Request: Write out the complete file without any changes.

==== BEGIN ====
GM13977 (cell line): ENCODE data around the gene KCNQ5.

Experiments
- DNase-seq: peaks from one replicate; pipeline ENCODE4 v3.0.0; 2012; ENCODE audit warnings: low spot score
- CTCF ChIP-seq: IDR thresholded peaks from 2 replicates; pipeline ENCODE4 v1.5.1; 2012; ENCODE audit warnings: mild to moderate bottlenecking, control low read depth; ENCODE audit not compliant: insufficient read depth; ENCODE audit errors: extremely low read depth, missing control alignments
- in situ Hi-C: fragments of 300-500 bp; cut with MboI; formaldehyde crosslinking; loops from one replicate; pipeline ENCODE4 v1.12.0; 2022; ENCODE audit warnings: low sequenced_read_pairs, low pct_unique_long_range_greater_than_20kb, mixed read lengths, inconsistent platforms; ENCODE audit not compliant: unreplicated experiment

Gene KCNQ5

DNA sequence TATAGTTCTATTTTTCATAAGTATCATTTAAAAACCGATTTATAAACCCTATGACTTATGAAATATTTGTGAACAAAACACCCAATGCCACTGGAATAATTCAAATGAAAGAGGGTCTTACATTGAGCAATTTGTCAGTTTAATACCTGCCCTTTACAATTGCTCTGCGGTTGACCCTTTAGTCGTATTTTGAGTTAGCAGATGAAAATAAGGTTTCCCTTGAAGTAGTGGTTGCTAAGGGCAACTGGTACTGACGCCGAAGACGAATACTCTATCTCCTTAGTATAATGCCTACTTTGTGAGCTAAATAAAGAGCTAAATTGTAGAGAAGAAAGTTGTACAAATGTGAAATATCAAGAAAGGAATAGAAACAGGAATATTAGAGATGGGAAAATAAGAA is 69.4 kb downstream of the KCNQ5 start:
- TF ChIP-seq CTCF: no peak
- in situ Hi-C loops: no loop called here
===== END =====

GM13977 (cell line): ENCODE data around the gene KCNQ5.

Experiments
- DNase-seq: peaks from one replicate; pipeline ENCODE4 v3.0.0; 2012; ENCODE audit warnings: low spot score
- CTCF ChIP-seq: IDR thresholded peaks from 2 replicates; pipeline ENCODE4 v1.5.1; 2012; ENCODE audit warnings: mild to moderate bottlenecking, control low read depth; ENCODE audit not compliant: insufficient read depth; ENCODE audit errors: extremely low read depth, missing control alignments
- in situ Hi-C: fragments of 300-500 bp; cut with MboI; formaldehyde crosslinking; loops from one replicate; pipeline ENCODE4 v1.12.0; 2022; ENCODE audit warnings: low sequenced_read_pairs, low pct_unique_long_range_greater_than_20kb, mixed read lengths, inconsistent platforms; ENCODE audit not compliant: unreplicated experiment

Gene KCNQ5

DNA sequence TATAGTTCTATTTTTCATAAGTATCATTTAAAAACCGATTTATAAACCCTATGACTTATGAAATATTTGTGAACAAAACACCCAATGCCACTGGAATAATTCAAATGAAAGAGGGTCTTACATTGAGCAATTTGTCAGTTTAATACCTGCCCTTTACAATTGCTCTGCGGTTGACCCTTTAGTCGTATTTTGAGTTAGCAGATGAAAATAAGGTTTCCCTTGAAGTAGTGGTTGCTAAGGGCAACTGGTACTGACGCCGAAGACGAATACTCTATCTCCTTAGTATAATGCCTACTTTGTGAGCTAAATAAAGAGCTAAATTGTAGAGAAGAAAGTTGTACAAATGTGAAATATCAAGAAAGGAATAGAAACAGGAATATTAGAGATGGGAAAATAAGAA is 69.4 kb downstream of the KCNQ5 start:
- TF ChIP-seq CTCF: no peak
- in situ Hi-C loops: no loop called here